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Supreme Judicial Court of Maine.


Docket No. BCD–11–83.

Decided: February 09, 2012

Panel: SAUFLEY, C.J., and ALEXANDER, LEVY, SILVER, MEAD, GORMAN, and JABAR, JJ. Peter R. Roy, Esq., Roy, Beardsley, Williams & Granger, LLC, Ellsworth, on the briefs, for appellants John Pelletier and St. Sauveur Development Corporation. William B. Devoe, Esq., and Ryan P. Dumais, Esq., Eaton Peabody, Bangor, on the briefs, for appellee Paul Pelletier. Peter R. Roy, Esq., at oral argument, for appellants John Pelletier and St. Sauveur Development Corporation. William B. Devoe, Esq., at oral argument, for appellee Paul Pelletier.

[¶ 1] John Pelletier and St. Sauveur Development Corporation appeal from a judgment of the Business and Consumer Docket (Nivison, J.) entered after a bench trial that determined and divided John Pelletier's and Paul Pelletier's respective interests in St. Sauveur Development Corporation pursuant to 13–C M.R.S. § 1434 (2011). We affirm the judgment, except that we vacate the judgment's requirement that John pay interest beginning in 2002 and remand for a recalculation of interest from 2005 forward.


[¶ 2] Paul and John Pelletier are brothers who began acquiring property together in the Bar Harbor area in the 1960s. In 1969, they completed construction of a motel on their first piece of property. After forming St. Sauveur Development Corporation (St.Sauveur) in the 1970s, the brothers transferred title of the motel and other jointly-owned properties to the corporation.1 Over the many years of their business relationship, the brothers (or St. Sauveur) acquired a number of properties in Bar Harbor.2

[¶ 3] Around 1999, Paul voluntarily withdrew from active participation in the business, and John continued to manage the properties and the financial aspects of the business. The brothers began to discuss the division of the business properties, and in 2002, with the consent of both brothers, St. Sauveur retained an appraiser who appraised the corporation's property holdings, with the exception of two undeveloped parcels in Dixmont and Topsfield. The total value of the assessed properties was determined to be $4,208,000.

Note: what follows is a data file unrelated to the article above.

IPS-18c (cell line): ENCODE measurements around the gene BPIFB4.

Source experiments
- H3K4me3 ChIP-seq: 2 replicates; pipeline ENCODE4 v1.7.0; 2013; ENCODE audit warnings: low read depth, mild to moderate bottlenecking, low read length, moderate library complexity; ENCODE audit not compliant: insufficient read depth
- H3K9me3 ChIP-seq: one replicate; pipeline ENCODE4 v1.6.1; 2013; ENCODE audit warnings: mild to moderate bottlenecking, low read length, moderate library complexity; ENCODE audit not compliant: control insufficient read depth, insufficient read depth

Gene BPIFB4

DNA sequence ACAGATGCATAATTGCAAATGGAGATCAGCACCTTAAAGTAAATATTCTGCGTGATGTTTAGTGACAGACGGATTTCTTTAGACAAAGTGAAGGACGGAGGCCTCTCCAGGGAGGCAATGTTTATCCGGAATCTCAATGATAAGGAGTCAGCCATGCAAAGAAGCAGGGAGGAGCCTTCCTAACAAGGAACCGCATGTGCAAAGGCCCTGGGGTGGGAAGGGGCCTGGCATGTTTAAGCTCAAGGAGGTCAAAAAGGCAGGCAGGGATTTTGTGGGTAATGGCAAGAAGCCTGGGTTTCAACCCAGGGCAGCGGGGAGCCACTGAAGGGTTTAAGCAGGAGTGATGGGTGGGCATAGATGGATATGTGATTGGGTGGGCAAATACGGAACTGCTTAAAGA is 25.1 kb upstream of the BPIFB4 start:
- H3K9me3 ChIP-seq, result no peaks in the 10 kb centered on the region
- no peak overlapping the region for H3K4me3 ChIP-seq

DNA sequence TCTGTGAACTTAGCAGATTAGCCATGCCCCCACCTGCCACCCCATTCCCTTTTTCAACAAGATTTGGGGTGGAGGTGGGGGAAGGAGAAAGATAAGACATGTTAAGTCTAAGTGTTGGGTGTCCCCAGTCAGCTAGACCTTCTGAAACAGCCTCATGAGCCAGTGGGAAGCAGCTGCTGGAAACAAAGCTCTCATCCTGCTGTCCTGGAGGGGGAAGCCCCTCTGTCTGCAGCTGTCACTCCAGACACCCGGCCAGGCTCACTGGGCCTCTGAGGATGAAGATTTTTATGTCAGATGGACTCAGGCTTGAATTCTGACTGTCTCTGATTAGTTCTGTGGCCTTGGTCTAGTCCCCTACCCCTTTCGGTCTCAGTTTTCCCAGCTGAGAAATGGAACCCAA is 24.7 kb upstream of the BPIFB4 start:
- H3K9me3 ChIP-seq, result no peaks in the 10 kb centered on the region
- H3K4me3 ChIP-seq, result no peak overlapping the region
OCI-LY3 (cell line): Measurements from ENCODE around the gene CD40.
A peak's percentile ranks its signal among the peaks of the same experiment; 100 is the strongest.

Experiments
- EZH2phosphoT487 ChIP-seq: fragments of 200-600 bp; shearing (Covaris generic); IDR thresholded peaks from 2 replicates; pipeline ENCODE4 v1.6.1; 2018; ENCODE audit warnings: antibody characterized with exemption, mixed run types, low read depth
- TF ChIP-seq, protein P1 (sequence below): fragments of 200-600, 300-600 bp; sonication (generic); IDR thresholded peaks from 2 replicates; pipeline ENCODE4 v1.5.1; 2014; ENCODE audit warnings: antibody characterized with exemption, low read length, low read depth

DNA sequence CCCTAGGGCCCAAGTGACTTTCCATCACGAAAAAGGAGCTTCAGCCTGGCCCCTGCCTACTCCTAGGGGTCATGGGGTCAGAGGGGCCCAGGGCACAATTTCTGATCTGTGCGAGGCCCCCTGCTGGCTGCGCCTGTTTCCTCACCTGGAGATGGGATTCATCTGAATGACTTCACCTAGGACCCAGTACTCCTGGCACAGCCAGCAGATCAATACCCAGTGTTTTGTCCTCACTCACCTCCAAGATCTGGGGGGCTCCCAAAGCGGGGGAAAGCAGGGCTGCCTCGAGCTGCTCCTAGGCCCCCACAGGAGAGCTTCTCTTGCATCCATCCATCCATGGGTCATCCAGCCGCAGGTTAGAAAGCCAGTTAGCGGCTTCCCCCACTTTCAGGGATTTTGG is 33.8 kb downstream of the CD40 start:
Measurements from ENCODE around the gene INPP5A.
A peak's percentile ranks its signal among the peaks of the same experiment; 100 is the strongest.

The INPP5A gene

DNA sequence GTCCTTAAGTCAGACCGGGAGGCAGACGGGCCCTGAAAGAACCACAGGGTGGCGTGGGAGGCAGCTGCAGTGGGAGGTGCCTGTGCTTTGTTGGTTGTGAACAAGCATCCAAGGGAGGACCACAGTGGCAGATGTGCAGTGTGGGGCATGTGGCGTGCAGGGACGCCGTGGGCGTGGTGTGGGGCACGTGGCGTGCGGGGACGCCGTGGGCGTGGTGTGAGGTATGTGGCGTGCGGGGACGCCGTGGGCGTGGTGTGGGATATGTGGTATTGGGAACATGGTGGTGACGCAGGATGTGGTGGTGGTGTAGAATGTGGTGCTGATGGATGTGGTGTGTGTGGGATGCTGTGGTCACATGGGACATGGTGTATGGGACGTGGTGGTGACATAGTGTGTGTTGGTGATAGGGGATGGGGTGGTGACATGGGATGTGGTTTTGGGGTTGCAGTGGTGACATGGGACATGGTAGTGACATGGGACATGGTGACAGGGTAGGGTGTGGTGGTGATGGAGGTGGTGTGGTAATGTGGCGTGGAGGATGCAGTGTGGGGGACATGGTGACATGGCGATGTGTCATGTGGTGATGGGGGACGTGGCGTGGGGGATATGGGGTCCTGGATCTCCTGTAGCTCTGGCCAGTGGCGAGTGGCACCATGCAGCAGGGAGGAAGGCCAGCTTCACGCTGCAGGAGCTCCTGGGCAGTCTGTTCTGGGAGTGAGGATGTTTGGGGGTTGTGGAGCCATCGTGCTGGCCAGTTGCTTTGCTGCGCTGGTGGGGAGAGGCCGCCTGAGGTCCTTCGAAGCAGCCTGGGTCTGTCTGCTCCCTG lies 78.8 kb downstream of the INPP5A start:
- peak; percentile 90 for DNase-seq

[¶ 4] After the appraisal, the brothers agreed that Paul would receive three specific properties3 and John would receive the remaining properties, with the understanding that John would make a cash payment to Paul to equalize the division. Paul then retained an accountant to assist in determining how much John was to pay Paul. Because John and Paul were both concerned about the capital gains tax consequences of the property transfers, they agreed that the transfer would be structured to minimize the capital gains tax consequences to St. Sauveur and its individual shareholders.

[¶ 5] In 2004, the parties began to act in accordance with their agreement and in October of that year John began making payments to Paul as part of his obligation to equalize the division of corporate assets. In January 2005, Paul hired an accountant to prepare an analysis setting forth several scenarios for the division of the properties, a copy of which was provided to John. Under one of these proposals, the corporation was to pay Paul the sum of $539,810 to equalize the division of property. Further conversations between the brothers followed in which they discussed, among other things, that the purchase price would be paid over a five-year period with interest accruing at the rate of six percent per annum.

[¶ 6] From October 2004 to October 2008, Paul received payments totaling $522,000 as part of the plan to equalize the division of the property. In July 2007, St. Sauveur conveyed the three properties Paul was to receive to Eider Cove, Inc. (Eider Cove), a corporation Paul established for the purpose of owning and maintaining those properties. Prior to this conveyance, Paul had been paid $49,391 in 2005 and $54,125 in 2006, separate from the equalization payments, as the rents attributable to the three properties.

[¶ 7] In December 2008, Paul filed a complaint initiating this action, pursuant to the Maine Business Corporation Act, 13–C M.R.S. §§ 101–1702 (2011), “for dissolution and other relief.” The complaint requested that the court exercise its discretion and grant relief under 13–C M.R.S. § 1434. The case was transferred to the Business and Consumer Docket.

[¶ 8] Following a two-day trial, the court entered a decision and judgment in April 2010 that found that the parties had “agreed to an equitable division of their business properties based on the 2002 values of the properties with the understanding that John would pay to Paul the amount necessary to achieve an equitable division of the assets.” Using the 2002 values of the properties and taking into account the amount John had already paid Paul, the court ordered that (1) three properties be set aside to Paul and/or Eider Cove;4 (2) six properties be set aside to John and/or St. Sauveur;5 (3) John pay Paul $789,000; (4) the value of the two undeveloped parcels in Dixmont and Topsfield be divided equally between the parties, with John to receive Topsfield and Paul to receive Dixmont and one-half the difference ($26,000) from John, but subject to John's right to elect to retain the properties and pay Paul one-half of their value ($123,000);6 and (5) the parties structure the transfer to minimize and share equally in immediate capital gains tax consequences.

[¶ 9] In December 2010, the court entered an order amending its judgment in response to Paul's motion for reconsideration. The court reaffirmed its central findings and conclusions, explaining: